I think Saturday is going to shortly become my recipe-posting day, meaning I have to come up with a food-related word beginning with S (Salty Saturday? Salivating Saturday? erm, that one’s a bit yuck). Luckily this one fits perfectly under Slacker Saturday because I have no pictures and this recipe is all about never having to leave the house.
It’s actually a beautiful day here in Wellington, and rice pudding is winter food; snuggly food; I-just-got-off-an-airplane-having-been-on-it-for-like-36-hours-and-I-have-a-horrible-cold-and-it’s-the-middle-of-winter food, that last set of circumstances being those under which I first jiggled this rice pudding recipe together. I wanted something I wouldn’t have to leave the house to make; something, frankly, I’d have to leave my *bed* as little as possible to make, so it had to be a boiled pudding rather than a baked one; something soothing and not overly-flavoured, without being dull. Not all that necessary on a beautiful Saturday afternoon in early autumn. But I’ve been craving this recipe all week, since the day I got caught in a rainstorm and showed up at work sodden, and today I finally had time to make it.
Best Rice Pudding
Or my favourite, anyway.
3/4 of a cup rice
1 1/2 cups water
pinch of salt
1 cup cream
3 cups milk
1 vanilla bean
1 cinnamon quill
Zest of half an orange
1/2 cup of sugar
A note on substitutions
I am ALL about substitutions in this recipe, because the “don’t leave your house” principle requires a flexible attitude. Here are some comments and subs for these ingredients:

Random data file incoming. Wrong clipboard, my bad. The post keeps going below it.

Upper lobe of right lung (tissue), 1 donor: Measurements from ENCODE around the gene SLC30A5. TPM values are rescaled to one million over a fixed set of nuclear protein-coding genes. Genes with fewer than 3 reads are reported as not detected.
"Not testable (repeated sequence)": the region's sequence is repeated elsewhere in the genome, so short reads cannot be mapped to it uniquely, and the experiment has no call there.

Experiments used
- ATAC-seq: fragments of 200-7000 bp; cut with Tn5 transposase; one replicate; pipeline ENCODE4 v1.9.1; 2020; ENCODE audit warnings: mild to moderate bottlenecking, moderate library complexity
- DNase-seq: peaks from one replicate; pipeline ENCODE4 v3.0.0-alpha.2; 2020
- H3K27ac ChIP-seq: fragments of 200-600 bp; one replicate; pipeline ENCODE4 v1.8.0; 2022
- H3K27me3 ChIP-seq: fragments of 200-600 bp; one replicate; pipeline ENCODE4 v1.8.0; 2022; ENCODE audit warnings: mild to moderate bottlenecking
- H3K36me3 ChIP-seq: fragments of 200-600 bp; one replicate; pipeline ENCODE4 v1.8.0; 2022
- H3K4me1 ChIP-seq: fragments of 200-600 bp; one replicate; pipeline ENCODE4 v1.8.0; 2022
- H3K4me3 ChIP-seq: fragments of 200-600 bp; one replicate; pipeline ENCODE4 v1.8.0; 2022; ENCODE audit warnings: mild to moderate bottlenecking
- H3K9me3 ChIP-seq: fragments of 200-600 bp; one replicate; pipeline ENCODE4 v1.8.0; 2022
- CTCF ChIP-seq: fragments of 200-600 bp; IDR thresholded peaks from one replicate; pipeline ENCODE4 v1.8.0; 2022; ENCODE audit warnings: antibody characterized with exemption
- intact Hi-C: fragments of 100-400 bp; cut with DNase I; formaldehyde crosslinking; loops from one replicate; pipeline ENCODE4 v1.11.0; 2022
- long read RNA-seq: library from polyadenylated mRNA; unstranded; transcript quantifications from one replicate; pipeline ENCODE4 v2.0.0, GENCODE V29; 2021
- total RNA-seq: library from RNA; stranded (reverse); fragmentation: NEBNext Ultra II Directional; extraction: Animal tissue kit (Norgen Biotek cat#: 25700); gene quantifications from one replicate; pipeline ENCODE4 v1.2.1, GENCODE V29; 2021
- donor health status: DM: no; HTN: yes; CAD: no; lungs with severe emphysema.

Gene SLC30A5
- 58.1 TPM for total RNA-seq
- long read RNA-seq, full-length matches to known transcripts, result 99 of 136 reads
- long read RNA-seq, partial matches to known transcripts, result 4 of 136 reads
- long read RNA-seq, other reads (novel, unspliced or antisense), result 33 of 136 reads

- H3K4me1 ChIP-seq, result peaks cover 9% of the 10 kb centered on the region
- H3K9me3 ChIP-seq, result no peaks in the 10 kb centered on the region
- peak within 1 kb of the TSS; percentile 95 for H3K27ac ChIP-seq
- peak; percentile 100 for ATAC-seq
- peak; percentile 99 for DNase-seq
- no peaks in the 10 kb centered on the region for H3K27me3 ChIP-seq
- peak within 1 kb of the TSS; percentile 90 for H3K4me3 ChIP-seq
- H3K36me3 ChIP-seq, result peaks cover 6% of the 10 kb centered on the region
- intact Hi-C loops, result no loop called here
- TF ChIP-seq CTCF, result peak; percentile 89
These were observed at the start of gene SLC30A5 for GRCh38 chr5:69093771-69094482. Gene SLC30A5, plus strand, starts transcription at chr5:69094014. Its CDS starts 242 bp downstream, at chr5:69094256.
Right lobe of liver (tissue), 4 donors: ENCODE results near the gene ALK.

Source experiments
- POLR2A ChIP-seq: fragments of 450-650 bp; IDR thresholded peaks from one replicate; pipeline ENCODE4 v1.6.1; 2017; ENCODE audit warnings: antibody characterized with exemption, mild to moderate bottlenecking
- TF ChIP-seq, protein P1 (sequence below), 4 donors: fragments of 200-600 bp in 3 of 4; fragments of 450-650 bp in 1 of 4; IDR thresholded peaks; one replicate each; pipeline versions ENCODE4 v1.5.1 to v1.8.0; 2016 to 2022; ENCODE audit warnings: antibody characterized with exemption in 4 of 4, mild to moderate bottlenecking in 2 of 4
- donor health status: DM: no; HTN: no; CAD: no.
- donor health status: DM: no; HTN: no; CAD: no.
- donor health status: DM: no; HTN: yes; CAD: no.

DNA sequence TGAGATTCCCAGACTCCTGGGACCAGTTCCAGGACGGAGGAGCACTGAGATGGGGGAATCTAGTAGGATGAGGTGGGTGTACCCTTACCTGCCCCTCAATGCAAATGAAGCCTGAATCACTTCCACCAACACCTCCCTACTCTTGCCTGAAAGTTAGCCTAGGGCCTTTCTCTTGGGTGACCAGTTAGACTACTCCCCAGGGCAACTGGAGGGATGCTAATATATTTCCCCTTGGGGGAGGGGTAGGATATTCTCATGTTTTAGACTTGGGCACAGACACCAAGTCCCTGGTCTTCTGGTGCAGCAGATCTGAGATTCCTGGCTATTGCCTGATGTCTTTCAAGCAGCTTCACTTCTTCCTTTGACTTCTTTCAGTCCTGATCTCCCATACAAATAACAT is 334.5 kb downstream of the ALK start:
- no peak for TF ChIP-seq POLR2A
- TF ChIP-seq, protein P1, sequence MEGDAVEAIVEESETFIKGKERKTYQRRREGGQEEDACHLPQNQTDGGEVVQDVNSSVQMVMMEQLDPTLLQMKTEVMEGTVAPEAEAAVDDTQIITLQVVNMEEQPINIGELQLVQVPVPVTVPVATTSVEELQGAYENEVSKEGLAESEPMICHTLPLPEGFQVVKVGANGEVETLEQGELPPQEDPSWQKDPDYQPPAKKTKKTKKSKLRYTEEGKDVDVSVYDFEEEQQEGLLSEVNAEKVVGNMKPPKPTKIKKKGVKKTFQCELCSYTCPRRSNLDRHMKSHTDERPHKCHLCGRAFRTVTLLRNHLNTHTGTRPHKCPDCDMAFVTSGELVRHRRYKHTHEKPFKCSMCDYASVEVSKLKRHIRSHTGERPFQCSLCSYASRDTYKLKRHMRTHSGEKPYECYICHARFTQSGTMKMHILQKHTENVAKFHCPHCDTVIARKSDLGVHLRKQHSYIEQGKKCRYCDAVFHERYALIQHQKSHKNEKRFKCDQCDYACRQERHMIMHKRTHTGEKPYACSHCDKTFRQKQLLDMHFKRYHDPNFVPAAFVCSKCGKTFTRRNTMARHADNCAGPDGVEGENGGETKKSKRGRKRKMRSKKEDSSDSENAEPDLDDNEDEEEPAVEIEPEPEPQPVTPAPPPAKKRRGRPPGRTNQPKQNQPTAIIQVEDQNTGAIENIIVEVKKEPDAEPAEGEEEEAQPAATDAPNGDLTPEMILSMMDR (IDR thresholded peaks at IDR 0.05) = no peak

Rice: I use arborio rice, if I have it. But you can make rice pudding with about any kind of rice. I’ve even seen recipes calling for basmati rice.
Cream: If you don’t have cream, this recipe tastes perfectly grand using four cups of whole milk, although it will be a little thinner until it’s cooled a little. However, it still tastes really rich.
Orange zest: Easiest way to get this is to use a potato peeler, by the way. You could certainly substitute lemon zest here, probably also tangerine or hell, mandarin. I don’t know what effect using lime zest would have, but I sort of want to.
Vanilla bean: Vanilla beans are very dear, especially if you buy them from the supermarket – this is because it takes like eleven years to produce one. There’s no reason not to substitute a teaspoon of vanilla essence here. If you do decide to go with beans, you can avoid leaving your house (and save a ton of money) by buying them off TradeMe – I had a very good experience with willyow last time (oh gosh, browsing their listings, they sell dutch cocoa powder too – sighhhhh!) US readers can get them even more cheaply – frankly obscenely cheaply – on eBay.
Cinnamon stick: Cinnamon sticks are more affordable but if you don’t have them in your pantry – a teaspoon of ground cinnamon will do.
Sugar: Hey, brown sugar would probably be really tasty in this. Honey or maple syrup, too.
1. In a large-ish pot, bring the rice, salt, and water to boil. Turn it right down, bung the lid on, and let simmer until the water has almost all absorbed.
2. Zest the orange. Slice the vanilla bean lengthwise and scrape out the seeds (ESSENTIAL for the I-am-a-food-snob-see-these-vanilla-seeds look), adding all to the pot. Add the rest of the ingredients and bring to a simmer. Let cook, stirring every ten minutes for the first twenty minutes and every five minutes thereafter, for forty minutes to an hour – until the pudding reaches the appropriate consistency (the time it takes to do this will depend on how fatty your milk is and, obviously, how you like your rice pudding).
3. Remove the zest and throw it away. Wash and dry the vanilla bean and cinnamon quill – you can use these again. A nice thing to do with the bean is grind it up and let sit in a jar with some sugar for a couple days to make vanilla sugar.
4. Pour or ladle into a bowl depending on how classy you’re feeling. Eat watching television.